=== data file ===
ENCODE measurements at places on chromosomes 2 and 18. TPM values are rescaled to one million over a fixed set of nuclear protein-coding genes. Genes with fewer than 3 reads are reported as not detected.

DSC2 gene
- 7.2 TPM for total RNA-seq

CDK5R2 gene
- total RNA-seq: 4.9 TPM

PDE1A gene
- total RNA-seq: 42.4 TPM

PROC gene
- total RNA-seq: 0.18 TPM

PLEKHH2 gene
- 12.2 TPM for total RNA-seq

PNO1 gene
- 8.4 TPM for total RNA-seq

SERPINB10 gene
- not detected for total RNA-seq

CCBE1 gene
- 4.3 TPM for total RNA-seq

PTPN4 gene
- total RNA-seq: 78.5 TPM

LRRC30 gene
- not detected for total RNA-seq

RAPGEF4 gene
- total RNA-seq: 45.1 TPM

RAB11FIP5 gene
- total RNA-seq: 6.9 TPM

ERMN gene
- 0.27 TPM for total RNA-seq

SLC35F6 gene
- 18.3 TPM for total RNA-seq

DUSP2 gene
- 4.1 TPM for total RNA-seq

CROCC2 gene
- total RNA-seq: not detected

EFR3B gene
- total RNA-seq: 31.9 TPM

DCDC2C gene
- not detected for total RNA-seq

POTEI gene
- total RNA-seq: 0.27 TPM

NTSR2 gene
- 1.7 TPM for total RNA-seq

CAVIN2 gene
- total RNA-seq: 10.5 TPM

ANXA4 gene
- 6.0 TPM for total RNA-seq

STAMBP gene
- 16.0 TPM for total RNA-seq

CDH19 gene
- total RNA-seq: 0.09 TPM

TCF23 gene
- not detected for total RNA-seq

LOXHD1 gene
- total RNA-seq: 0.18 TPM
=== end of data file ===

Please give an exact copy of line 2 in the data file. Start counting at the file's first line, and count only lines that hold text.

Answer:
DSC2 gene